Jeremy finds out Something

‘You know, my son,’ said Jeremy Stickles, with a good pull at his pipe, because he was going to talk so much, and putting his legs well along the settle; ‘it has been my duty, for a wearier time than I care to think of (and which would have been unbearable, except for your great kindness), to search this neighbourhood narrowly, and learn everything about everybody. Now the neighbourhood itself is queer; and people have different ways of thinking from what we are used to in London. For instance now, among your folk, when any piece of news is told, or any man’s conduct spoken of, the very first question that arises in your mind is this—“Was this action kind and good?” Long after that, you say to yourselves, “does the law enjoin or forbid this thing?” Now here is your fundamental error: for among all truly civilised people the foremost of all questions is, “how stands the law herein?” And if the law approve, no need for any further questioning. That this is so, you may take my word: for I know the law pretty thoroughly.

‘Very well; I need not say any more about that, for I have shown that you are all quite wrong. I only speak of this savage tendency, because it explains so many things which have puzzled me among you, and most of all your kindness to men whom you never saw before; which is an utterly illegal thing. It also explains your toleration of these outlaw Doones so long. If your views of law had been correct, and law an element of your lives, these robbers could never have been indulged for so many years amongst you: but you must have abated the nuisance.’

‘Now, Stickles,’ I cried, ‘this is too bad!’ he was delivering himself so grandly. ‘Why you yourself have been amongst us, as the balance, and sceptre, and sword of law, for nigh upon a twelvemonth; and have you abated the nuisance, or even cared to do it, until they began to shoot at you?’

‘My son,’ he replied, ‘your argument is quite beside the purpose, and only tends to prove more clearly that which I have said of you. However, if you wish to hear my story, no more interruptions. I may not have a chance to tell you, perhaps for weeks, or I know not when, if once those yellows and reds arrive, and be blessed to them, the lubbers! Well, it may be six months ago, or it may be seven, at any rate a good while before that cursed frost began, the mere name of which sends a shiver down every bone of my body, when I was riding one afternoon from Dulverton to Watchett’—

‘Dulverton to Watchett!’ I cried. ‘Now what does that remind me of? I am sure, I remember something—’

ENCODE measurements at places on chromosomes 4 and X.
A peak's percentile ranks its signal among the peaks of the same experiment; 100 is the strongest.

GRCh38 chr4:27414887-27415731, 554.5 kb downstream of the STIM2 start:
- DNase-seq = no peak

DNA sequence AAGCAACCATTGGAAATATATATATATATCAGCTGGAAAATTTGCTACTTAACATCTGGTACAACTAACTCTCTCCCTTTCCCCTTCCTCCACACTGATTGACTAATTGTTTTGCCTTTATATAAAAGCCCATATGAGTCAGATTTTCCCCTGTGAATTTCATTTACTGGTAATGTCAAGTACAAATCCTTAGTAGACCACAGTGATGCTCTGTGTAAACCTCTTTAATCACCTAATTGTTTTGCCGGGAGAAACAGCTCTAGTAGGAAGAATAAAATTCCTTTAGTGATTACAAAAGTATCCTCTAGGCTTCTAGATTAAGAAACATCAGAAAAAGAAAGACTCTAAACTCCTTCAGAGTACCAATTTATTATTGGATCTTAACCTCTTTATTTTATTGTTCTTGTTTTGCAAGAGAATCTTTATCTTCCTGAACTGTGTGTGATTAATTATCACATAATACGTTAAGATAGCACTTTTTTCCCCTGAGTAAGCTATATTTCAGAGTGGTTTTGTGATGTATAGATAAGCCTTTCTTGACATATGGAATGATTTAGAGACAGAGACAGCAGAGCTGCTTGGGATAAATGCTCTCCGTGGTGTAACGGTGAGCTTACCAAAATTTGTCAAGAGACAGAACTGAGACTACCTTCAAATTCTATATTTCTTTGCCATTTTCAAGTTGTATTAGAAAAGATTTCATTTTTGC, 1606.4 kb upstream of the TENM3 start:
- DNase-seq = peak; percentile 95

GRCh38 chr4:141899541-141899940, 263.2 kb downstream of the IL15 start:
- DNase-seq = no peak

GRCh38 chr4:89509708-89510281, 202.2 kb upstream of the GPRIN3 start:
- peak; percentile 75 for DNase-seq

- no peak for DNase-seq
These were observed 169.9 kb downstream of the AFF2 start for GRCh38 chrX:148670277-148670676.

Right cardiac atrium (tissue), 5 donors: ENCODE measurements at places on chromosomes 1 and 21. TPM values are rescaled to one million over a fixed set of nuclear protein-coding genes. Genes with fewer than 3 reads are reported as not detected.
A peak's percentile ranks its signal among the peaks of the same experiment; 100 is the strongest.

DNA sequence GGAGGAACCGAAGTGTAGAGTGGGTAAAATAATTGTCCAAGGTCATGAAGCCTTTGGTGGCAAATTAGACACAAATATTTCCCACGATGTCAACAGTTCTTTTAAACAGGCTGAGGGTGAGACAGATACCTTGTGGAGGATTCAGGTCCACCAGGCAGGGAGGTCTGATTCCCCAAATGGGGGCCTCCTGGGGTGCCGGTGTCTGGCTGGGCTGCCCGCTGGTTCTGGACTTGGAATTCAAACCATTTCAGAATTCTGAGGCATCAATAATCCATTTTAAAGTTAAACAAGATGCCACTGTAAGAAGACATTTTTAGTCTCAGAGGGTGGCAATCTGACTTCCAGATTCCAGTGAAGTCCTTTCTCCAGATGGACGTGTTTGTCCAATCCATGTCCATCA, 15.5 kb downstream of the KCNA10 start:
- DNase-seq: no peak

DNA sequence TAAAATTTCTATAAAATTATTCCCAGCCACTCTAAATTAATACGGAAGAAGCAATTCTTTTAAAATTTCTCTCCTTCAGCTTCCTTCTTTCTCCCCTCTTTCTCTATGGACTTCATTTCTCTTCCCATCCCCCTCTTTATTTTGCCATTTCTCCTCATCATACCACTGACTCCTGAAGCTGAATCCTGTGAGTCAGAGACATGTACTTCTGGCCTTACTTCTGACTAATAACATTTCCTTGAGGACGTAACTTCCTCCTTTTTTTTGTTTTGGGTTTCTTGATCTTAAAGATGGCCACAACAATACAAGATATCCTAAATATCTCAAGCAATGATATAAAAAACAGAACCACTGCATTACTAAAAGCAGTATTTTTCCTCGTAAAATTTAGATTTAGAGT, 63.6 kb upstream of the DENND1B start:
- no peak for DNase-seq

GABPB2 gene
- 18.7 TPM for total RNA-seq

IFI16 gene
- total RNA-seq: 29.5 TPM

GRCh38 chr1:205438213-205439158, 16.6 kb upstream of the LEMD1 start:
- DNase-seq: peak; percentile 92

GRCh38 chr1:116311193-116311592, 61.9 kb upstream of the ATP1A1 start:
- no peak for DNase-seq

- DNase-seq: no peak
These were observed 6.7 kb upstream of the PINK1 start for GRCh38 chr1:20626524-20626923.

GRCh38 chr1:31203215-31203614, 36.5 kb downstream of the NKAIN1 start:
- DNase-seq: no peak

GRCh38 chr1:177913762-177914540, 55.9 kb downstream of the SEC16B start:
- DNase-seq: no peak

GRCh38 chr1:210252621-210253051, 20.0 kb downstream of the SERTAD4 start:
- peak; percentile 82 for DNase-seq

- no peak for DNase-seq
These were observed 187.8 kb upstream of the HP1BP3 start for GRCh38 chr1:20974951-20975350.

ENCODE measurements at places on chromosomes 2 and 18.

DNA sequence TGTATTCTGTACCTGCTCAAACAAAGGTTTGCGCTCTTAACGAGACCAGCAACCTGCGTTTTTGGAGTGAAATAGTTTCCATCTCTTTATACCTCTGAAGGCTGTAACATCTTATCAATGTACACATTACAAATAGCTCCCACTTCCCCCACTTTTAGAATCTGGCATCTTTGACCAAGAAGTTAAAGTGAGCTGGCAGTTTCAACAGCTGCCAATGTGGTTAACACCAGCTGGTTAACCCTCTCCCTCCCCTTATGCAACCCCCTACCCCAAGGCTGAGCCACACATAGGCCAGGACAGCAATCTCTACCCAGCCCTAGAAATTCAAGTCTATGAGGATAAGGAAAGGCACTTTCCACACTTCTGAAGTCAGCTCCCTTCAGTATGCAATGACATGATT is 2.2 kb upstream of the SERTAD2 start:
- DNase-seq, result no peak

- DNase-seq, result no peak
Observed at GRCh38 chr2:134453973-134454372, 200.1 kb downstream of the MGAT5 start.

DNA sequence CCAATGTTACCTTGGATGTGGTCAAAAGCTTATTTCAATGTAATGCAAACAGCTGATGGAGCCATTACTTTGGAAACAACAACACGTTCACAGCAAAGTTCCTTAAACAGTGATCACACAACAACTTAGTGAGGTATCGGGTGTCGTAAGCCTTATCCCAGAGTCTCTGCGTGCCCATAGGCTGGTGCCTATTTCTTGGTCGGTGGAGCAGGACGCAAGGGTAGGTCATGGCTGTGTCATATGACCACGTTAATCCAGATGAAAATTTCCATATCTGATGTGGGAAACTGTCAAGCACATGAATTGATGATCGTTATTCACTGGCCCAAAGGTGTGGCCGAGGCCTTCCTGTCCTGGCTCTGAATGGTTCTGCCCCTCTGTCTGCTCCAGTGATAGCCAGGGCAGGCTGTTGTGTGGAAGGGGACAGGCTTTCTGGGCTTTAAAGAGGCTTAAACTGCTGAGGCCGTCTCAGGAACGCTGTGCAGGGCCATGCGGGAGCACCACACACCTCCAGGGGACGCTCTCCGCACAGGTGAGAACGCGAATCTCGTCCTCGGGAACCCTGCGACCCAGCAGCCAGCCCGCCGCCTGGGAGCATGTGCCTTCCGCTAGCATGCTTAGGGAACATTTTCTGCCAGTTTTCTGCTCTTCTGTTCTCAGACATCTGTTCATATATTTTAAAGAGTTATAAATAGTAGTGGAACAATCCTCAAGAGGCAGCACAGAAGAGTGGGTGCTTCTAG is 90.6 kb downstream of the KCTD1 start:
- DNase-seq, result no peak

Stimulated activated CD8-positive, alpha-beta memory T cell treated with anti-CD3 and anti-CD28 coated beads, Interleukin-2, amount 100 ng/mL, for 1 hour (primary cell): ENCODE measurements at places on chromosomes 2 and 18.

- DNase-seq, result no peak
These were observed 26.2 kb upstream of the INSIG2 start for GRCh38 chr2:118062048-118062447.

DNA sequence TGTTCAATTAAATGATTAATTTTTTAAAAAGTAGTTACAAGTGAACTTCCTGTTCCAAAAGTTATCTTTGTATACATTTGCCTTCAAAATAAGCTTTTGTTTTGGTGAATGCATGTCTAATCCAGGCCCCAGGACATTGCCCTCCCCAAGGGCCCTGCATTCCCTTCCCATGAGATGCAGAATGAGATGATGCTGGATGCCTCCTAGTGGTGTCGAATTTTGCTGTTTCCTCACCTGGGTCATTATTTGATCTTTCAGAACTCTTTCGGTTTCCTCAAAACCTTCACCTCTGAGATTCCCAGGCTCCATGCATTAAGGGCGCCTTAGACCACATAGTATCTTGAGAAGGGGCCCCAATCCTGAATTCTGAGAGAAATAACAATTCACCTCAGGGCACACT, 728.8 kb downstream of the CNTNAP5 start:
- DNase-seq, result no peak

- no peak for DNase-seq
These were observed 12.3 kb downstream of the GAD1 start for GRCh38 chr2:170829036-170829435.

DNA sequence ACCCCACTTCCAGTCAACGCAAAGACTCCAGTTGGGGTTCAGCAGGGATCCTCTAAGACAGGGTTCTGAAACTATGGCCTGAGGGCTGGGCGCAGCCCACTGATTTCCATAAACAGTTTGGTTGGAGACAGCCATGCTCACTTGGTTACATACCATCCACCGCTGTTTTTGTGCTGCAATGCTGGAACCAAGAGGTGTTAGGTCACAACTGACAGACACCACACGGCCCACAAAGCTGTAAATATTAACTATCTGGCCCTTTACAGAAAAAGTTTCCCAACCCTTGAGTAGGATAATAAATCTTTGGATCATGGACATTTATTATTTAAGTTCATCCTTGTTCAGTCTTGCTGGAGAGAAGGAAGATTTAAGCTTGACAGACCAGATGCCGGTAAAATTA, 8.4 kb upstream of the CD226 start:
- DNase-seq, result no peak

‘Remember this, John, if anything—that another word from thee, and thou hast no more of mine. Well, I was a little weary perhaps, having been plagued at Dulverton with the grossness of the people. For they would tell me nothing at all about their fellow-townsmen, your worthy Uncle Huckaback, except that he was a God-fearing man, and they only wished I was like him. I blessed myself for a stupid fool, in thinking to have pumped them; for by this time I might have known that, through your Western homeliness, every man in his own country is something more than a prophet. And I felt, of course, that I had done more harm than good by questioning; inasmuch as every soul in the place would run straightway and inform him that the King’s man from the other side of the forest had been sifting out his ways and works.’

‘Ah,’ I cried, for I could not help it; ‘you begin to understand at last, that we are not quite such a set of oafs, as you at first believed us.’

‘I was riding on from Dulverton,’ he resumed, with great severity, yet threatening me no more, which checked me more than fifty threats: ‘and it was late in the afternoon, and I was growing weary. The road (if road it could be called) ‘turned suddenly down from the higher land to the very brink of the sea; and rounding a little jut of cliff, I met the roar of the breakers. My horse was scared, and leaped aside; for a northerly wind was piping, and driving hunks of foam across, as children scatter snow-balls. But he only sank to his fetlocks in the dry sand, piled with pop-weed: and I tried to make him face the waves; and then I looked about me.

‘Watchett town was not to be seen, on account of a little foreland, a mile or more upon my course, and standing to the right of me. There was room enough below the cliffs (which are nothing there to yours, John), for horse and man to get along, although the tide was running high with a northerly gale to back

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